3,4-Diaminopyridine as a Treatment for Lambert-Eaton Myasthenic Syndrome (LEMS)

UNCP Author/Contributor (non-UNCP co-authors, if there are any, appear on document)
Savannah Melvin (Creator)
The University of North Carolina at Pembroke (UNCP )
Web Site: http://www.uncp.edu/academics/library
Robert Poage

Abstract: Lambert-Eaton Myasthenic Syndrome (LEMS) is a debilitating autoimmune disease where the neuromuscular junction (NMJ) does not function normally. A patient with LEMS has damaged voltage-gated calcium channels (VGCC), which in return does not allow their NMJ to release an adequate amount of acetylcholine for muscle contraction. A novel treatment for LEMS is administering 3,4-Diaminopyridine (3,4-DAP), because the drug blocks presynaptic potassium channels and broadens presynaptic action potentials. Since presynaptic action potentials are broadened, more influx of calcium through VGCC occurs, and additional acetylcholine is released, reducing the muscle weakness associated with LEMS. To further LEMS research, we used a frog model (gastrocnemius muscle and the sciatic nerve). The frog muscle and nerve were soaked in different calcium concentrations to simulate LEMS. After we collected control data, we treated the muscle-nerve preparation with 3,4-DAP and investigated the effects 3,4-DAP has on muscle excitability and nerve excitability. We predicted that muscle twitch (force) generated by nerve stimulation would be enhanced by 3,4-DAP treatment but that direct muscle stimulation would be unaffected. We find that the research supports our original hypothesis.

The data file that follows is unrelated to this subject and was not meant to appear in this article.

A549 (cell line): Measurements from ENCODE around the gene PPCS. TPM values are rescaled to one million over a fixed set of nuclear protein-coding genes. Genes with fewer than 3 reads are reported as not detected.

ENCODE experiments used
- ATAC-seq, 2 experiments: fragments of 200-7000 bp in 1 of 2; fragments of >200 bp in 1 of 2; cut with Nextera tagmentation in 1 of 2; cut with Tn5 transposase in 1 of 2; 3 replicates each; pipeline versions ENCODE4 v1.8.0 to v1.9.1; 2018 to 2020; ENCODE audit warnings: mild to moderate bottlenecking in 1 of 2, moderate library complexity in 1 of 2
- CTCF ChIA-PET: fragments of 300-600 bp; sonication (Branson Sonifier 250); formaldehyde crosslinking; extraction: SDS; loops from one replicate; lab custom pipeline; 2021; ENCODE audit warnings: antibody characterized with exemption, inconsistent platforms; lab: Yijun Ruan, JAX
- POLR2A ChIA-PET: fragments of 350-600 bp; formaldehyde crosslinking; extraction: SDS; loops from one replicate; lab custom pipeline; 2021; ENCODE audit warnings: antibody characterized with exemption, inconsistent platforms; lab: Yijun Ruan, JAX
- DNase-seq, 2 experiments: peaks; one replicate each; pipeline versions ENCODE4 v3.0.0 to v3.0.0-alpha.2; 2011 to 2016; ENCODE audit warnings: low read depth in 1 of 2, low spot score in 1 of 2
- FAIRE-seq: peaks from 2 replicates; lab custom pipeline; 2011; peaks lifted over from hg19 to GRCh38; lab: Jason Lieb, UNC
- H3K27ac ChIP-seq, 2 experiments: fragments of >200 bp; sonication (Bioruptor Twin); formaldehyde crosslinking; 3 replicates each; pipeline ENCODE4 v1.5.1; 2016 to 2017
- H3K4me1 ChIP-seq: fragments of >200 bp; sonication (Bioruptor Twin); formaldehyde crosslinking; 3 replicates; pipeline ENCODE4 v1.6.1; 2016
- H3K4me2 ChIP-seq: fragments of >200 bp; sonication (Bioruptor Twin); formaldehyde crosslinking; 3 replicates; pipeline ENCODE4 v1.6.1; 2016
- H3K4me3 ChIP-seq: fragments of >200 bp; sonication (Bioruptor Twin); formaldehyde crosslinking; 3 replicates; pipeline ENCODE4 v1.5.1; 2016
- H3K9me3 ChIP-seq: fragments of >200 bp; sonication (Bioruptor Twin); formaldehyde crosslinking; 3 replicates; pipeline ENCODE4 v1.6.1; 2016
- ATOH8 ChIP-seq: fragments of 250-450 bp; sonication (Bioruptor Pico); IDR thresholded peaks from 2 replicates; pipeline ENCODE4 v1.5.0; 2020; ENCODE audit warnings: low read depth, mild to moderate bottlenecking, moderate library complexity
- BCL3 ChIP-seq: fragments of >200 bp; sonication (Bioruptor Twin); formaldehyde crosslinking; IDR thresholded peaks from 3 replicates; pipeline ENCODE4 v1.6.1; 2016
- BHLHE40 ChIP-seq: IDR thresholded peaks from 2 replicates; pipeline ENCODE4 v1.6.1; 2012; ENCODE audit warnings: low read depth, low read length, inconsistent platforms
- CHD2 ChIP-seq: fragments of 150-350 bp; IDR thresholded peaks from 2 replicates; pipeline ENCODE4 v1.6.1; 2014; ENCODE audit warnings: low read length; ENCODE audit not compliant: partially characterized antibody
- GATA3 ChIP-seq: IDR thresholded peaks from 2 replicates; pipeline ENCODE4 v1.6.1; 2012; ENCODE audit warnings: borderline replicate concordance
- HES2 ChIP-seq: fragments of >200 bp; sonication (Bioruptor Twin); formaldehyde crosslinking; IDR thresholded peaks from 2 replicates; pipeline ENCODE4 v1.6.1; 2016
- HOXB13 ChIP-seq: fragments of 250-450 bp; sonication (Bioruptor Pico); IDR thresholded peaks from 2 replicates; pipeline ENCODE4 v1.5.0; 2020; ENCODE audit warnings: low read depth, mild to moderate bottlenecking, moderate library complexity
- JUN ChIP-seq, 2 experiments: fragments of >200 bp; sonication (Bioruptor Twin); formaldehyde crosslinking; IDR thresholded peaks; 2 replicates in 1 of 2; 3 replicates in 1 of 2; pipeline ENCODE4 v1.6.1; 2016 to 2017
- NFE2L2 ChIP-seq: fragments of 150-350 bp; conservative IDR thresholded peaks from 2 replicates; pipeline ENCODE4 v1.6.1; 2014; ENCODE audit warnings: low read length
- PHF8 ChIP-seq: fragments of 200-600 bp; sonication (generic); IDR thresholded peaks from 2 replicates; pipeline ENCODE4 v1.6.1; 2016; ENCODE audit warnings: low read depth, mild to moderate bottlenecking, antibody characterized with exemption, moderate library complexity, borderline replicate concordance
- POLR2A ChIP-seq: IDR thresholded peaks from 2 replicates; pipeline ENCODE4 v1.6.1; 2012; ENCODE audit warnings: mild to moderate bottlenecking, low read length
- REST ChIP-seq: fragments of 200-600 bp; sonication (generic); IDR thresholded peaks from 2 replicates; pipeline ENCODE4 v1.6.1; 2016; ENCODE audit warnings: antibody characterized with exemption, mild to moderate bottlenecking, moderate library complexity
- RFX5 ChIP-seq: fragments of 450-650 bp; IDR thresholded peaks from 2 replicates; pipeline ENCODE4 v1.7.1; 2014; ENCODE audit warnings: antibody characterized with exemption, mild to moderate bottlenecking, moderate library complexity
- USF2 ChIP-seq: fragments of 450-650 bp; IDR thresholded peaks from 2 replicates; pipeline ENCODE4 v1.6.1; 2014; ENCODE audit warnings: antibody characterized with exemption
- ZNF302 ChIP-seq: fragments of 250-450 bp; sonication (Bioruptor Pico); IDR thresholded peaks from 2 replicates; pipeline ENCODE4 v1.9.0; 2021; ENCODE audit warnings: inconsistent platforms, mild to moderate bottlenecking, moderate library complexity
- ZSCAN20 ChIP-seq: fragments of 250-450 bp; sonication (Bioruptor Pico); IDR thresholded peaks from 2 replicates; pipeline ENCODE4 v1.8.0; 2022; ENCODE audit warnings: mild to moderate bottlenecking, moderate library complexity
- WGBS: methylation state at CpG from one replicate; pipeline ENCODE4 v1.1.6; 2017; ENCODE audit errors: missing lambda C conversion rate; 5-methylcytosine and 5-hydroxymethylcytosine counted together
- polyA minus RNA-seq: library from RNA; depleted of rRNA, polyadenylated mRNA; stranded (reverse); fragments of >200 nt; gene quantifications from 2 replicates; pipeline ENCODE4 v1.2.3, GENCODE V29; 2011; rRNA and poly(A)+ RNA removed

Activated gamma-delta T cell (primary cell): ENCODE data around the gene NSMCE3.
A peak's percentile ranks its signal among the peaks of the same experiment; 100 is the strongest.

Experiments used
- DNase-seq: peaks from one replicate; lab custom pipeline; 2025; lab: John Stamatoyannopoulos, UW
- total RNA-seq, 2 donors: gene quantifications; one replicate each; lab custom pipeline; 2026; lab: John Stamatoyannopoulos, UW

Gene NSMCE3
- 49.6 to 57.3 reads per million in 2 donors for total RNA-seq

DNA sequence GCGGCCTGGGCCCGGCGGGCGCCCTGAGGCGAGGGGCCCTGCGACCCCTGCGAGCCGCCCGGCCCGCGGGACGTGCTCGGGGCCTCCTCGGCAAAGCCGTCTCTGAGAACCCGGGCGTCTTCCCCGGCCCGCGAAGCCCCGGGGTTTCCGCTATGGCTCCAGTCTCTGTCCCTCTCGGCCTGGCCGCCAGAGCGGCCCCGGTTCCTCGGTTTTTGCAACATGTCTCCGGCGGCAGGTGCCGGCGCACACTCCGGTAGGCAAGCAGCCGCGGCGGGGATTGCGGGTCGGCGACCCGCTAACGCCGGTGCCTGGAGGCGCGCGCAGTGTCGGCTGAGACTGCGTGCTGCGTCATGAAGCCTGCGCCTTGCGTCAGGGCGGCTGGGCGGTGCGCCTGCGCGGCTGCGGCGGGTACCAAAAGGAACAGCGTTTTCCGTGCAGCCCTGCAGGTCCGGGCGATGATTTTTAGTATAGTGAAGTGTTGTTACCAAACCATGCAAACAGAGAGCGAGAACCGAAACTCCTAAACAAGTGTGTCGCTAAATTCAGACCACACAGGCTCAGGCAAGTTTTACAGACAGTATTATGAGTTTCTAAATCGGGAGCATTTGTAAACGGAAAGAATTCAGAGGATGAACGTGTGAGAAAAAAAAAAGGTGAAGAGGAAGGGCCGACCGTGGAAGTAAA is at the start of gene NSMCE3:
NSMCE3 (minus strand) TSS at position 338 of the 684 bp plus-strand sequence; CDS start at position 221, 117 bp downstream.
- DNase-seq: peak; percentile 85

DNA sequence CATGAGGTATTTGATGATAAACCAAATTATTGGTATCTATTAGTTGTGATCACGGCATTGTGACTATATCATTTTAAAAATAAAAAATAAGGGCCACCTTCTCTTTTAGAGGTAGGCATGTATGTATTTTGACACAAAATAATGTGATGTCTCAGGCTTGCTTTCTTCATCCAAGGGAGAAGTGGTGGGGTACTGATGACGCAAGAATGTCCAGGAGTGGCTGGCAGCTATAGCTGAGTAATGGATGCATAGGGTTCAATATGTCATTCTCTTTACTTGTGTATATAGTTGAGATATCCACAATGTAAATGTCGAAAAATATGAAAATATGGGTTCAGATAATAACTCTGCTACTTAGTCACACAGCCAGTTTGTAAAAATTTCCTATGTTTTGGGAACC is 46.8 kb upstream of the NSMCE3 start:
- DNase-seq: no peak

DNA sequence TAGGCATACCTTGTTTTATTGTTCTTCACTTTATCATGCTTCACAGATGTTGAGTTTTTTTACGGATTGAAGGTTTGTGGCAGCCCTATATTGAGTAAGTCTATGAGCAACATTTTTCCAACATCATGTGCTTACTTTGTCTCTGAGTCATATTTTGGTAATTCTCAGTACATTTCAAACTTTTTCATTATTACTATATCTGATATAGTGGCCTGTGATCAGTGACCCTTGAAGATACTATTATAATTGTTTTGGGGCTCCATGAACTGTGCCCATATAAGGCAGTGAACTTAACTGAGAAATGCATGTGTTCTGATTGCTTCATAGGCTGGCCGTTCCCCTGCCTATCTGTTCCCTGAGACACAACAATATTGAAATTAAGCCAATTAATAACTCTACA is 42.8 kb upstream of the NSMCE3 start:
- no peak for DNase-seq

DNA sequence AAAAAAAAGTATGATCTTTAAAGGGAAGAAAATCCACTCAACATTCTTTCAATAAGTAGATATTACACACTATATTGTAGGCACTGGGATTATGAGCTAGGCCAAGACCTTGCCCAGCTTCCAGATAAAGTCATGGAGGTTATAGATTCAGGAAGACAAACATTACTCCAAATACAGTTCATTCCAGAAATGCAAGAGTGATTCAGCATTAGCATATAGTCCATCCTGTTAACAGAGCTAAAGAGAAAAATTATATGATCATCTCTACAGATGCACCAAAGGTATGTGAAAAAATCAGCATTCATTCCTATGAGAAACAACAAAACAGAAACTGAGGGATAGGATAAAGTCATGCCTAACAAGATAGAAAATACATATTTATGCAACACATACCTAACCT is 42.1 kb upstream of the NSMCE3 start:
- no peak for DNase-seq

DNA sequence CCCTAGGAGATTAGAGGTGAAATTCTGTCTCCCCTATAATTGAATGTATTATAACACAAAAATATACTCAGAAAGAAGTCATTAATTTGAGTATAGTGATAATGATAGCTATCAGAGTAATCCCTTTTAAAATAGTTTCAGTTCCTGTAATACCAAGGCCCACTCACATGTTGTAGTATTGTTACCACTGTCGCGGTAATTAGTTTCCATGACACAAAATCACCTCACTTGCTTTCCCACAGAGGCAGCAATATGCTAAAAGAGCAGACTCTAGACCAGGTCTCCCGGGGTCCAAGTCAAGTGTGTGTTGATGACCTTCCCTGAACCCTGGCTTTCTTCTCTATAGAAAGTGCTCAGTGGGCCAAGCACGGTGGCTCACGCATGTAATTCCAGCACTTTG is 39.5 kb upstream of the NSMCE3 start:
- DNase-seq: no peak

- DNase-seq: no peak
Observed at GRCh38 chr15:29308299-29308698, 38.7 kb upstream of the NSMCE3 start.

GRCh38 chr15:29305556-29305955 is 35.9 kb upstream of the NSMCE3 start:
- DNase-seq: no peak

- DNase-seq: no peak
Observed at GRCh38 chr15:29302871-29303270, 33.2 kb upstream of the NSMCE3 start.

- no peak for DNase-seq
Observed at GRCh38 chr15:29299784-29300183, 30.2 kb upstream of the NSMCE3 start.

Additional Information

Honors Project
Esther G. Maynor Honors College
Language: English
Date: 2019
Lambert-Eaton Myasthenic Syndrome (LEMS), autoimmune, neuromuscular junction (NMI), voltage-gated calcium channels (BFCC), acetylcholine, 3,4-Diaminopyridine (3, 4-DAP), presynaptic potassium channels, presynaptic action potentials, muscle contractability

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